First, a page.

Directions from the City Council to City Manager Mike Oretga last week were crystal clear — explore any and all uses for the Fred Enke and Silverbell golf courses, including closing them or selling the land to developers.
It is a continuation of a conversation the council started roughly eight months ago when it gave the green light to a series of public meetings to solicit feedback from the community on the future of the city’s struggling golf operations. That feedback, primarily from golfers, has come in — and it was overwhelmingly against closing any city-run course including the two now in the spotlight for significant changes.
The council’s action last week, though, directed that discussion to primarily focus on just two of the five courses.
Alternatives for the two courses now include the possibility of partial redevelopment, including business and residential, to creating other recreational uses such as disc golf courses, public parks and walking paths.
On paper, the city is in the black when it comes to its golf operations. Officials expect to take in $151,000 more than expenses for the day-to-day operations for the Silverbell, El Rio and Fred Enke golf courses, as well as the two 18-hole Randolph courses at Reid Park.
However, a more in-depth look at the finances of those courses shows that only ones generating money are the Randolph courses. City documents show the midtown courses have been in the black for years — putting $2.54 million into city coffers between July 2014 and June 2017.
The other three courses continue to hemorrhage money on an annual basis. In the last fiscal cycle, Fred Enke operated in the red to the tune of $316,424, while El Rio lost $305,475 and Silverbell cost taxpayers another $106,733 to operate over expenses.
These figures don’t include the $25 million price tag the city estimates it will have to spend on capital projects at the courses to keep them operational during the next 20 years. Fred Enke alone needs $1.5 million in capital improvements during the next five years, the city said. Silverbell, which has seen declines in rounds played, is facing about $1.1 million in needed improvements in the next five years. All the city’s courses are run day to day by a private management company.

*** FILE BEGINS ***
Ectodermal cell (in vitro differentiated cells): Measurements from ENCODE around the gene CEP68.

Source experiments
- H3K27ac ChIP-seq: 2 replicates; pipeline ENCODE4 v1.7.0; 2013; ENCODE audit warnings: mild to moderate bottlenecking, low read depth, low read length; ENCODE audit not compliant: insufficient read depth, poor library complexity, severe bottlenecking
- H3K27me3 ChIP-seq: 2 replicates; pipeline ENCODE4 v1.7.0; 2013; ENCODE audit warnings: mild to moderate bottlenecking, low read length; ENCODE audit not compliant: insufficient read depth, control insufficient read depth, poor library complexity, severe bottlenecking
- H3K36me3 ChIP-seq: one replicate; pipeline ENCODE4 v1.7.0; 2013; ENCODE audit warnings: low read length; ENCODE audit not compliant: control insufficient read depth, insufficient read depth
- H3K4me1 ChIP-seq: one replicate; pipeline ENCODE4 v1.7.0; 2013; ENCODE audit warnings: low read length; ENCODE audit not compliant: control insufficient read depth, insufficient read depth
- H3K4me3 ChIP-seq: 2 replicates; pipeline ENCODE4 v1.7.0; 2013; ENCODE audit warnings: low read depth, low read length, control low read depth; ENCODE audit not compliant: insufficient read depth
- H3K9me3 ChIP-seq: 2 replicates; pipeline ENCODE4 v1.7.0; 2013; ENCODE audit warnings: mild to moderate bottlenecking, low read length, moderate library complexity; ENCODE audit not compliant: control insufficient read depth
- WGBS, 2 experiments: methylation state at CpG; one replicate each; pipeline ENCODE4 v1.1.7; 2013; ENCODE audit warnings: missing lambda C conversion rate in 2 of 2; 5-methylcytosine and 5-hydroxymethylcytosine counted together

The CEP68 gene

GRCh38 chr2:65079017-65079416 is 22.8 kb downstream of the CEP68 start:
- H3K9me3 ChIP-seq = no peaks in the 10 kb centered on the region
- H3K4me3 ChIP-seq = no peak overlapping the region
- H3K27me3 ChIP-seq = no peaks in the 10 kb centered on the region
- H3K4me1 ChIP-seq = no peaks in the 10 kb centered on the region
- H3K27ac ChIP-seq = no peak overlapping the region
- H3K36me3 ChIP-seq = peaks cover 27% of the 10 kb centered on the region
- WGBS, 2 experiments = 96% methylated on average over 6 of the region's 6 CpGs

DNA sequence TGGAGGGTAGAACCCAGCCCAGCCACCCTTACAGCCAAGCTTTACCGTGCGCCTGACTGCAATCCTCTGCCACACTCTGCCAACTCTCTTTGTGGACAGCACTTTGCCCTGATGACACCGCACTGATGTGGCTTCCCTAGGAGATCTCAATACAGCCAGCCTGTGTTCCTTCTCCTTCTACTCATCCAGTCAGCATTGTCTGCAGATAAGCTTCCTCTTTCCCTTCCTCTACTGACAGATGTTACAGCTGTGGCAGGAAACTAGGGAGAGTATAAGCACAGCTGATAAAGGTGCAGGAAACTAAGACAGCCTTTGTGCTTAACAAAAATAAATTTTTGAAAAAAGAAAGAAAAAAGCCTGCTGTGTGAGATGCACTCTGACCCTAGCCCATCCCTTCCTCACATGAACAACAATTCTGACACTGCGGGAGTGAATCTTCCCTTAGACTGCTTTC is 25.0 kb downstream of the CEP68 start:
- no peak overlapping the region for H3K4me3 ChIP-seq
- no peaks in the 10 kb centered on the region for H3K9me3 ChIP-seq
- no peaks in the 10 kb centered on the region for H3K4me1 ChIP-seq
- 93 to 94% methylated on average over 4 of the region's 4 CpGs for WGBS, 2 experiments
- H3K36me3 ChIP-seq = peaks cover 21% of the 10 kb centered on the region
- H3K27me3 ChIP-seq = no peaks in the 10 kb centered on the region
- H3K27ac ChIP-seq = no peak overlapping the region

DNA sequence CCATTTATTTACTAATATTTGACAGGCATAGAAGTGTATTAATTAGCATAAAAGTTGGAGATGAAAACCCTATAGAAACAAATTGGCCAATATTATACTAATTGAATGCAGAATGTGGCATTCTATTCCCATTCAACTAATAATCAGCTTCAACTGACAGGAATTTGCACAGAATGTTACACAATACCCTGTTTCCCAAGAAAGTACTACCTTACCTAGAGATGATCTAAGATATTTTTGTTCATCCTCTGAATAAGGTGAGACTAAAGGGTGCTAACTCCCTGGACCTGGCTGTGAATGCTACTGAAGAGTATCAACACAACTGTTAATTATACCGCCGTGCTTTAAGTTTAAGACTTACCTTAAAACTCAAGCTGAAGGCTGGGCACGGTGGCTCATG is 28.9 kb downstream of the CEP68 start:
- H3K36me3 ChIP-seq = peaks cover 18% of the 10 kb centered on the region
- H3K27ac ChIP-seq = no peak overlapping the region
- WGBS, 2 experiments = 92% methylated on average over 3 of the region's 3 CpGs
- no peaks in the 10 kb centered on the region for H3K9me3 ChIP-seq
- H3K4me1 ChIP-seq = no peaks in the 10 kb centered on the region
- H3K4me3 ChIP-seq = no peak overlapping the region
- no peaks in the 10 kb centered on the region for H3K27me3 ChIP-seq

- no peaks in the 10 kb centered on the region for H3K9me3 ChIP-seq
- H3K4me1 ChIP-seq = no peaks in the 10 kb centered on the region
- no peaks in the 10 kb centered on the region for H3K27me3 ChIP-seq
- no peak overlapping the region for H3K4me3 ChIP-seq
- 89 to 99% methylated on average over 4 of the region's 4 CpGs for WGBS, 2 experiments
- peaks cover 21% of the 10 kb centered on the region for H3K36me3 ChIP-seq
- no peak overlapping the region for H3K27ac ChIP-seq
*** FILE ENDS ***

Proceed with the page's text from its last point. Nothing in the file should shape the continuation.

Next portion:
By closing a single money-losing course, officials say, the city could decrease day-to-day and future costs, while still keeping a sizable portion of the golfers who use those courses.
“The city’s five courses are competing against each other for market share. Closing a course would likely result in the remaining city courses capturing a portion of those 35,000 to 40,000 rounds each year,” Ortega wrote in a memo.
Each course averages about 35,000 to 40,000 rounds.
On paper, Ortega signaled last year that Silverbell might be the easiest to close, outlining a series of steps that would need to happen if the council decided to close the course and sell the west-side property.
Among the necessary steps: public meetings to gather input on what the recreational needs are in the surrounding community, getting appraisals and developing plans for the proposed property and the submitting of a formal request to close the course to the National Park Service — all before the course could be shuttered.
The section about the Park Service represents a fly in the ointment when it comes to closing the course.
The city took water-conservation funds from the NPS to build Silverbell and Fred Enke, and a stipulation in accepting those grants is that the city must permanently open a new park with land set aside for open space before it can close either course.
Ortega said he was concerned some council members see those restrictions as essentially a deal-breaker to moving forward.